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Is Your Client an Employee or Independent Contractor? It Pays to Know the Difference

Is Your Client an Employee or Independent Contractor? It Pays to Know the Difference

A lot of ink and hype have been expended lately about the drivers for a certain ride-hailing company, and whether those drivers are employees or independent contractors. But let’s put the “gig economy” aside for a while. It’s time to get back to basics.

The basics are important for businesses and their owners - and their workers’ tax preparers. The basics come from the Internal Revenue Service in the form of rules for employee-versus-contractor decisions.

So how do we tell the difference between an employee and a contractor? The IRS first says to look at whether there is withholding. An employer must withhold income taxes and pay Social Security, Medicare tax and unemployment tax on any wages paid to an employee. Employers do not, however, have to withhold or pay any taxes on payments to independent contractors.

Sometimes, though, this isn’t enough to make a determination. So the IRS has further guidance.

Who’s in Control?

For this, it’s important to understand the relationship between the business and the worker. If the business or employer controls what work is done and how it gets done, that shows behavioral control. If the business or employer has control of financial or certain other aspects of a worker’s job, that’s considered financial control.

Those “certain other aspects” include such things as deciding the extent of the worker’s investment in the facilities or tools used in performing services. This could mean requiring – or not requiring – a worker to have his or her own tools for the job. Also included is controlling whether the worker can make his or her services available to the relative market.  Lastly, does the employer control how the business pays the worker or whether the worker can make a profit or incur a loss?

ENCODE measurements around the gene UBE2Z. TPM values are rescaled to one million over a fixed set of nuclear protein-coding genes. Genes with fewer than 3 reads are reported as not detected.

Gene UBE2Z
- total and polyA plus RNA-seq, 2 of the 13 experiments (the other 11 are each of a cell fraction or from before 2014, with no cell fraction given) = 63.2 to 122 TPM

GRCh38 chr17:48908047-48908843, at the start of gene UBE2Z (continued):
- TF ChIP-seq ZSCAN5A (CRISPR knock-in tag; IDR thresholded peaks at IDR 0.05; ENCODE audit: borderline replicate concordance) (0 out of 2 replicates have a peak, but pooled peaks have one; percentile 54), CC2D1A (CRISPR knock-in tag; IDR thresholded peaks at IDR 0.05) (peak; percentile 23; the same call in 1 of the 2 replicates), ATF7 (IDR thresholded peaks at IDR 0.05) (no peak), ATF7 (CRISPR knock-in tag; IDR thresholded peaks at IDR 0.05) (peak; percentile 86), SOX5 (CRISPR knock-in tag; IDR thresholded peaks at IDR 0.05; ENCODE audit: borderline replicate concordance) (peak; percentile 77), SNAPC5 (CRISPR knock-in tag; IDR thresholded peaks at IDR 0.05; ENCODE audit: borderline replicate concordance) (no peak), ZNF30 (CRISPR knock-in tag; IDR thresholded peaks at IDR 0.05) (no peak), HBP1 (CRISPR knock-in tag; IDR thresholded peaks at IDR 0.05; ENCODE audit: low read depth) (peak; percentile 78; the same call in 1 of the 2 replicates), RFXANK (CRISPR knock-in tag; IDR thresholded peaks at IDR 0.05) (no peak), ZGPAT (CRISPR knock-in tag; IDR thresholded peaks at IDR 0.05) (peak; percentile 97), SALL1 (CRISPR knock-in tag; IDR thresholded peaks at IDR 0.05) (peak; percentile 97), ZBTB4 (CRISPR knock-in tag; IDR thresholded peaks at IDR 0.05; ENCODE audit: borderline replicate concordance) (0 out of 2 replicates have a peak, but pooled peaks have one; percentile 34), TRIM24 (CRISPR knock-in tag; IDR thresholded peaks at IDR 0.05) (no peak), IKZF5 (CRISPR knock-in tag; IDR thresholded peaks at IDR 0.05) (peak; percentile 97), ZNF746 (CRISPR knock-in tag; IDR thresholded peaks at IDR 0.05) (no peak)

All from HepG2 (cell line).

What’s Their Relationship?

Perception also plays a part in the employee-versus-contractor determination – namely, how the employer and employee each perceive their respective roles in the relationship.

Evidence of this perception can encompass written documents describing the relationship the two parties intended to create; whether the business provides the worker with employee-type benefits such as insurance, pension plan, vacation or sick pay. The permanency of the relationship is also a factor.

Another issue is whether services performed by the worker are a key aspect of the regular business of the company, as is the extent of any unreimbursed employee expenses the worker may have.

No doubt, in some situations, all this can be a lot to wade through. But the IRS does have help for employers trying to determine the status of workers. Use Form SS-8, Determination of Worker Status for Purposes of Federal Employment Taxes and Income Tax Withholding.

For more information, check out IRS Publication 15-A, Employer’s Supplemental Tax Guide.

Bob Williams

Forget genes; I’ve got words in my DNA. Communication has been part of who I am nearly all my life. From a long career in radio news to another one in newspapers – and a University of Georgia journalism degree sandwiched between the two – language has been my life. I’ve also been fortunate to have learned the tax business from the ground up here at Drake, starting with 1040.com online forms some years ago before moving on to work on the Web. In all things tax-ish, we aim to give you tools you can use.